Ray Rice had thought about these words for a long time.
His wife, Janay, was beside him. His mother, father-in-law, baby daughter Rayven and teammate Torrey Smith were in attendance.
In an emotionally-charged press conference, Rice spoke about the incident that occurred on Jan. 15 in an Atlantic City casino, leading to third-degree aggravated assault charges. And he started with an apology.
"I want to first off apologize to Steve Bisciotti, Ozzie Newsome and Coach Harbaugh. I also want to apologize to my fans, to the kids, to everyone that is affected by this situation that me and my wife are in," Rice said.
Rice was seen in a TMZ video dragging his seemingly unconscious then fiancée out of the elevator. The video did not show what exactly happened in the elevator. Rice did not go into detail about what happened that night.
"One thing that I can say is that sometimes in life you will fail," Rice said. "Me and Janay wish we could take back 30 seconds of our life."
Rice will not stand trial after his request for pretrial intervention was accepted. If Rice completes the program, which is for a minimum of one year, the court will dismiss the chargers and there will be no conviction.
He could still face suspension from the NFL and Commissioner Roger Goodell, however. The league policy states that players are held to a higher standard, and players have been suspended without convictions before.
"I really treat my job as a very special job, and I failed miserably," Rice said. "But I wouldn't call myself a failure because I'm working my way back up."
Rice and Janay went into counseling after that night. They got married in a private ceremony on March 28.
"Throughout this time, we really had time to reflect on each other," Rice said. "One thing is that we were blessed to work it out together. Everybody knows no relationship is perfect. But me and Janay, together, what counseling has done for us, we want the world to see that it definitely did help us out."
One thing that I do know is that I am working every day to be a better father, a better husband and just a better role model. ... The best thing I have to do is be a role model for her, throughout everything. My wife is here, and I just want to thank her for loving me when I was weak and building up where I was strong throughout this whole situation."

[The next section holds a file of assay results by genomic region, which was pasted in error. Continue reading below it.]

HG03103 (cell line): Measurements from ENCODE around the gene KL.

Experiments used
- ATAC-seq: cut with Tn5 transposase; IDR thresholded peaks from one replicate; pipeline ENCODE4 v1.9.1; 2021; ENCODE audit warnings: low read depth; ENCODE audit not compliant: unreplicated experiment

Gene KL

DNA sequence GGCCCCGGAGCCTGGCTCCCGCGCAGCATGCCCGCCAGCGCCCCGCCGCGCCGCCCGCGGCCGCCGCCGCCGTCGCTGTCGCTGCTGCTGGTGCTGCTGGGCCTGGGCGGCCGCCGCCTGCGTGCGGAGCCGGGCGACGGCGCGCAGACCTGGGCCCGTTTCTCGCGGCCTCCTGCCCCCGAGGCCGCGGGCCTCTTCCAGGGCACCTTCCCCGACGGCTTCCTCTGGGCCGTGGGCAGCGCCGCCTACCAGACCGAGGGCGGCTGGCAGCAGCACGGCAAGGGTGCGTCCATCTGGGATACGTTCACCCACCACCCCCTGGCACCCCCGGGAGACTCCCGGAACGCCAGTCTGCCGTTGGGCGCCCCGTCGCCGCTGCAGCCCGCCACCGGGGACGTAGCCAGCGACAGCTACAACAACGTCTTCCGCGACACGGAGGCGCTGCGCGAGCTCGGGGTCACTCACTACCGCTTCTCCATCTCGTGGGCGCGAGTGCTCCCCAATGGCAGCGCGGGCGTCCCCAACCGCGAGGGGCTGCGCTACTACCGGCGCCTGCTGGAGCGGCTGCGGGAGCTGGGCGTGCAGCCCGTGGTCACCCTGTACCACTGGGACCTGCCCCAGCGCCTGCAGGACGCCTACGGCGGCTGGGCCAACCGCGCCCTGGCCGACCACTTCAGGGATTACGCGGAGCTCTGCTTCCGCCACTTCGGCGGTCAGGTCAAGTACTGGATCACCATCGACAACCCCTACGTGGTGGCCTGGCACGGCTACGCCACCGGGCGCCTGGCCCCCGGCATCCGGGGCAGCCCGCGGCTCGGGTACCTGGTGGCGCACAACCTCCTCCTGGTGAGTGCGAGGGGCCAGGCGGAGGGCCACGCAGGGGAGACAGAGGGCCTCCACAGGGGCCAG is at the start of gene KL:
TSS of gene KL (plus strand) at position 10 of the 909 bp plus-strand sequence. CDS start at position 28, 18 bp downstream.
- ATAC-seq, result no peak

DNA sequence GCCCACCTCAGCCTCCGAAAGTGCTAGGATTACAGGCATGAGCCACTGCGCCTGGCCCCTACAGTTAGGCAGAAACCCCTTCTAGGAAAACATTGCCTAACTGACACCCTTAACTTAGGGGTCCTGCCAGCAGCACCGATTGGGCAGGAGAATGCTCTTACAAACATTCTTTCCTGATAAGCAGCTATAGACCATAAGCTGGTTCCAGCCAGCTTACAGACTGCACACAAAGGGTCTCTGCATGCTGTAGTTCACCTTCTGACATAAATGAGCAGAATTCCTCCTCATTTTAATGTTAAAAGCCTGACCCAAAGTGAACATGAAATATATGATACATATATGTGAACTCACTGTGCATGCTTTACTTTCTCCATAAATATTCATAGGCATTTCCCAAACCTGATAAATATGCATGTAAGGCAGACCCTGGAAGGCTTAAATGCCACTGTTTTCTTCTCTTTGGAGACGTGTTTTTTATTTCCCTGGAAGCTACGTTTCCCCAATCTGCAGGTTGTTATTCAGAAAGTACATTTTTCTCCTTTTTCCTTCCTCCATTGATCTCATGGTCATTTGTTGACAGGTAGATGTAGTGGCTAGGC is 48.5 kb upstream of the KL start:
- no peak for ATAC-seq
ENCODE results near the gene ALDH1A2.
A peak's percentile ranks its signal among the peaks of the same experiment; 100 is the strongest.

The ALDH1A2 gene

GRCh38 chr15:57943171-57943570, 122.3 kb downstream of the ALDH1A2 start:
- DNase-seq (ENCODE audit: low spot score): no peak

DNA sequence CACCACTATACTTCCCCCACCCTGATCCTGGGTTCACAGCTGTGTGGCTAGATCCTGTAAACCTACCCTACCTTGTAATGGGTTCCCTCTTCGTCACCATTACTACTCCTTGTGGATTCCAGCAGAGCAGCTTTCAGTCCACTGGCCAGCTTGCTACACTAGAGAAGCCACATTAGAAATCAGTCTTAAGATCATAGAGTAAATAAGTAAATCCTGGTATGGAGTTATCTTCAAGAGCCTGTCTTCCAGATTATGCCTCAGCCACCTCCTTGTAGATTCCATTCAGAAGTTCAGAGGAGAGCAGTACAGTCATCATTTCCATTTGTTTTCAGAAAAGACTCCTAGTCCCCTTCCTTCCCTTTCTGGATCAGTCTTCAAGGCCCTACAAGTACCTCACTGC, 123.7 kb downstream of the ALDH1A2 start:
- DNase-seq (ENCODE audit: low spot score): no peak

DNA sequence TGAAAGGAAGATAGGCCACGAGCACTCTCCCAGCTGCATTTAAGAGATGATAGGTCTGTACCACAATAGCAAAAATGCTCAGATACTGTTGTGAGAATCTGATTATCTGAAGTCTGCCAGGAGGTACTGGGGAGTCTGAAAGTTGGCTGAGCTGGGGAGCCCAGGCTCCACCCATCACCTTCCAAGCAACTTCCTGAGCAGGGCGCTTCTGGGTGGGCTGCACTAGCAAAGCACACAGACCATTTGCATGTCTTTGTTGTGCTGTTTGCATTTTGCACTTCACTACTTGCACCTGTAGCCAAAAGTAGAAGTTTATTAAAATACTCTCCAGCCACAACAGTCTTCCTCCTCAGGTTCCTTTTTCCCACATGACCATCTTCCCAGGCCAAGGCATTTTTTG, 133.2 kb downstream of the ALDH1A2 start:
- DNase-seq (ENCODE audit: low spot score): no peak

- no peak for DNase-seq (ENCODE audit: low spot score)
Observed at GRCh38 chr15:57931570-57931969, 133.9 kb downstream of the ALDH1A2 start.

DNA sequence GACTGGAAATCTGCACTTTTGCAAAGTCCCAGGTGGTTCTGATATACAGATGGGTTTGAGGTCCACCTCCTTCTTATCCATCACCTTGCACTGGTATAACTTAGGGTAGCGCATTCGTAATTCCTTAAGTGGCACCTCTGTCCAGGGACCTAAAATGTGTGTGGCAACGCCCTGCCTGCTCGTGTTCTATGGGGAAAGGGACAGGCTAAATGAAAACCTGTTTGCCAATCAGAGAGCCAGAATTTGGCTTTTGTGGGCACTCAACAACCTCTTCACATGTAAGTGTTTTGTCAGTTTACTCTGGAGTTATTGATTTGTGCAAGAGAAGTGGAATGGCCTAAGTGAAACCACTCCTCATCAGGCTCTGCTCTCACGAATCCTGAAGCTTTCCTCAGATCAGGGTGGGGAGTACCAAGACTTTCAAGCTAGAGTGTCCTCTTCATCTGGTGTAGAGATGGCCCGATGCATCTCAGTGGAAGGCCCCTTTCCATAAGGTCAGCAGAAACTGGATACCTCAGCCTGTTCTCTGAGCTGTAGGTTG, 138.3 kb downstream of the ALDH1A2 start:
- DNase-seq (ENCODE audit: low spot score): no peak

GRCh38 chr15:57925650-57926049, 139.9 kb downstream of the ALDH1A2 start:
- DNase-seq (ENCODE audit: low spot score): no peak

Rice grew emotional when speaking directly to his mother, Janet, and father-in-law, Joe Palmer. He thanked them both for supporting him during a difficult time.
"Mom, thank you. Mr. Palmer, my father I never had, thank you for teaching me what it is to be a man," Rice said.
"I know it wasn't easy when you saw that thing that happened. I just remember your words, 'You'll get through it.' Those words will always stick with me deeper than anything that I can imagine. One thing you gave me was trust."
Rice wasn't alone in that elevator, and Janay also spoke to the media about the incident. She was originally charged with simple assault, but the charges were dropped.
"I do deeply regret the role that I played in the incident that night," she said.
"But I can say that I am happy that we continue to work through it together and we are continuing to strengthen our relationship and our marriage, and do what we have to do for not only ourselves collectively, but us individually and working to be better parents for Rayven, and continue to be good role models for the community like we were doing before this.
"I love Ray and I know he will continue to prove himself to not only you all, but the community. I know he will regain your respect back in due time."
Rice has been a very active participant in the community since arriving in Baltimore in 2008. He's known for his work with children, charity and anti-bullying efforts. He thanks those in the community who have reached out in support.
"There were a lot of tears shed, but me and Janay can truly say that we're in a better place. Hopefully I'll one day gain back everyone's trust to let you know we're still the same people and I'm still the same person."